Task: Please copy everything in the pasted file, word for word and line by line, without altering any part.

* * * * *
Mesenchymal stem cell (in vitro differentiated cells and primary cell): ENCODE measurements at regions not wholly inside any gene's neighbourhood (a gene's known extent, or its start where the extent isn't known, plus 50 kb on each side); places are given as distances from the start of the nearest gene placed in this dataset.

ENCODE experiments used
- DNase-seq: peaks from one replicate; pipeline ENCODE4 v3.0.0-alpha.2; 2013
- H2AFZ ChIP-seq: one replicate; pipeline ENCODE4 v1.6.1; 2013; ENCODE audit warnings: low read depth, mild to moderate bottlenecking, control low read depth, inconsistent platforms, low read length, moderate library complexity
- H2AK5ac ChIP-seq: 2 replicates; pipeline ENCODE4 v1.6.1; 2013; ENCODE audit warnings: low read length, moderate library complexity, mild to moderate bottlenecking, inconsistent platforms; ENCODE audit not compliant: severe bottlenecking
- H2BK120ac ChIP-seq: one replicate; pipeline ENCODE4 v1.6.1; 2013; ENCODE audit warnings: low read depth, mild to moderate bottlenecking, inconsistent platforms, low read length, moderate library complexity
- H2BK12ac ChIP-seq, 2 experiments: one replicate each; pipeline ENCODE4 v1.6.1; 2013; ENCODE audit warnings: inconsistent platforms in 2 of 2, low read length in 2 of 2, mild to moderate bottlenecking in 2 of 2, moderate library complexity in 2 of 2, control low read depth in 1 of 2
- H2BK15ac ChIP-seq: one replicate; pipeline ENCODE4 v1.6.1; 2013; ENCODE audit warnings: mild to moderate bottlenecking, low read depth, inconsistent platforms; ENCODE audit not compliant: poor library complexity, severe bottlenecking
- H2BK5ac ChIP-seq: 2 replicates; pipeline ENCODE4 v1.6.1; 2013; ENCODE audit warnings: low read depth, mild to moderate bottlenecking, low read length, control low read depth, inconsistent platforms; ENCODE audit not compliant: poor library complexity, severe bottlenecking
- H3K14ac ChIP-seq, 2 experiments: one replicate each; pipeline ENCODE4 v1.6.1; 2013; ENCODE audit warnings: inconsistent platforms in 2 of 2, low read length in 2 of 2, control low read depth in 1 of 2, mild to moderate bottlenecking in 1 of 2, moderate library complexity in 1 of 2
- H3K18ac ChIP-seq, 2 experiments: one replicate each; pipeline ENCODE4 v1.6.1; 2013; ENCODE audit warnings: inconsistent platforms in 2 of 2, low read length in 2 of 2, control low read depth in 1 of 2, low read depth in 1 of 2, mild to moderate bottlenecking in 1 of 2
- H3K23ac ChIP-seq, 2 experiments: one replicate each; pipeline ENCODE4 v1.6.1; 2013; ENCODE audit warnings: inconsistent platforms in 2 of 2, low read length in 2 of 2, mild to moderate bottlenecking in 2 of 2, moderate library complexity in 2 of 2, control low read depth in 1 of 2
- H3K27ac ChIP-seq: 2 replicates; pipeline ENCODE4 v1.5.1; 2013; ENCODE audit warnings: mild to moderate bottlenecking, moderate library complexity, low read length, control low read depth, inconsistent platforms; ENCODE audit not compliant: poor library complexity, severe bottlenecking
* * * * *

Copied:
Mesenchymal stem cell (in vitro differentiated cells and primary cell): ENCODE measurements at regions not wholly inside any gene's neighbourhood (a gene's known extent, or its start where the extent isn't known, plus 50 kb on each side); places are given as distances from the start of the nearest gene placed in this dataset.

ENCODE experiments used
- DNase-seq: peaks from one replicate; pipeline ENCODE4 v3.0.0-alpha.2; 2013
- H2AFZ ChIP-seq: one replicate; pipeline ENCODE4 v1.6.1; 2013; ENCODE audit warnings: low read depth, mild to moderate bottlenecking, control low read depth, inconsistent platforms, low read length, moderate library complexity
- H2AK5ac ChIP-seq: 2 replicates; pipeline ENCODE4 v1.6.1; 2013; ENCODE audit warnings: low read length, moderate library complexity, mild to moderate bottlenecking, inconsistent platforms; ENCODE audit not compliant: severe bottlenecking
- H2BK120ac ChIP-seq: one replicate; pipeline ENCODE4 v1.6.1; 2013; ENCODE audit warnings: low read depth, mild to moderate bottlenecking, inconsistent platforms, low read length, moderate library complexity
- H2BK12ac ChIP-seq, 2 experiments: one replicate each; pipeline ENCODE4 v1.6.1; 2013; ENCODE audit warnings: inconsistent platforms in 2 of 2, low read length in 2 of 2, mild to moderate bottlenecking in 2 of 2, moderate library complexity in 2 of 2, control low read depth in 1 of 2
- H2BK15ac ChIP-seq: one replicate; pipeline ENCODE4 v1.6.1; 2013; ENCODE audit warnings: mild to moderate bottlenecking, low read depth, inconsistent platforms; ENCODE audit not compliant: poor library complexity, severe bottlenecking
- H2BK5ac ChIP-seq: 2 replicates; pipeline ENCODE4 v1.6.1; 2013; ENCODE audit warnings: low read depth, mild to moderate bottlenecking, low read length, control low read depth, inconsistent platforms; ENCODE audit not compliant: poor library complexity, severe bottlenecking
- H3K14ac ChIP-seq, 2 experiments: one replicate each; pipeline ENCODE4 v1.6.1; 2013; ENCODE audit warnings: inconsistent platforms in 2 of 2, low read length in 2 of 2, control low read depth in 1 of 2, mild to moderate bottlenecking in 1 of 2, moderate library complexity in 1 of 2
- H3K18ac ChIP-seq, 2 experiments: one replicate each; pipeline ENCODE4 v1.6.1; 2013; ENCODE audit warnings: inconsistent platforms in 2 of 2, low read length in 2 of 2, control low read depth in 1 of 2, low read depth in 1 of 2, mild to moderate bottlenecking in 1 of 2
- H3K23ac ChIP-seq, 2 experiments: one replicate each; pipeline ENCODE4 v1.6.1; 2013; ENCODE audit warnings: inconsistent platforms in 2 of 2, low read length in 2 of 2, mild to moderate bottlenecking in 2 of 2, moderate library complexity in 2 of 2, control low read depth in 1 of 2
- H3K27ac ChIP-seq: 2 replicates; pipeline ENCODE4 v1.5.1; 2013; ENCODE audit warnings: mild to moderate bottlenecking, moderate library complexity, low read length, control low read depth, inconsistent platforms; ENCODE audit not compliant: poor library complexity, severe bottlenecking